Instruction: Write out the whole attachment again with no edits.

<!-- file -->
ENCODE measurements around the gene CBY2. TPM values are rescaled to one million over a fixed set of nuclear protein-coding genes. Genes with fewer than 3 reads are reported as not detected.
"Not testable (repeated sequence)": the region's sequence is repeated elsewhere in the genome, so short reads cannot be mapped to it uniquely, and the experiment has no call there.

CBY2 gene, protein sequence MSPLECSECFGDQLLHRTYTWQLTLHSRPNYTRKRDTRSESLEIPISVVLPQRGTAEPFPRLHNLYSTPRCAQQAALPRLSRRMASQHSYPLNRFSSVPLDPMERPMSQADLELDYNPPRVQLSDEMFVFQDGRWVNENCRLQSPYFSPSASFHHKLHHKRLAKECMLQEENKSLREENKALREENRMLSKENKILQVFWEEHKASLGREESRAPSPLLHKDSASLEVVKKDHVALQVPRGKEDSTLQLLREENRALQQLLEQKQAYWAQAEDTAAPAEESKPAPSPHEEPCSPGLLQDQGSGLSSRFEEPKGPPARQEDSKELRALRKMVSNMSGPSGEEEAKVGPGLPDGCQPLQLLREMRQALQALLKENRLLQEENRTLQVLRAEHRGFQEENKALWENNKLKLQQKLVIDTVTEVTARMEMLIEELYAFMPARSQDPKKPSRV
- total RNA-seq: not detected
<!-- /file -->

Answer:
ENCODE measurements around the gene CBY2. TPM values are rescaled to one million over a fixed set of nuclear protein-coding genes. Genes with fewer than 3 reads are reported as not detected.
"Not testable (repeated sequence)": the region's sequence is repeated elsewhere in the genome, so short reads cannot be mapped to it uniquely, and the experiment has no call there.

CBY2 gene, protein sequence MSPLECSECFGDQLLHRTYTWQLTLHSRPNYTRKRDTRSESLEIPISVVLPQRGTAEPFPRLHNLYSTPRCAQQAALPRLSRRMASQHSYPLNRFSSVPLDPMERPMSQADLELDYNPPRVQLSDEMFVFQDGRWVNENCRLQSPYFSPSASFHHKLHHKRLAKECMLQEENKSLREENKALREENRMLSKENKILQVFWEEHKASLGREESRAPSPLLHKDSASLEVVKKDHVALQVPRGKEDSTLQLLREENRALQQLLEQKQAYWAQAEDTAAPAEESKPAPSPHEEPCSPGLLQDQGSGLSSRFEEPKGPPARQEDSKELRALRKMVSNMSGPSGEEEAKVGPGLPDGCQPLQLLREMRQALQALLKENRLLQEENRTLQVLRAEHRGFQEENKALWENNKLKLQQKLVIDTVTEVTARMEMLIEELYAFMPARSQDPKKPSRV
- total RNA-seq: not detected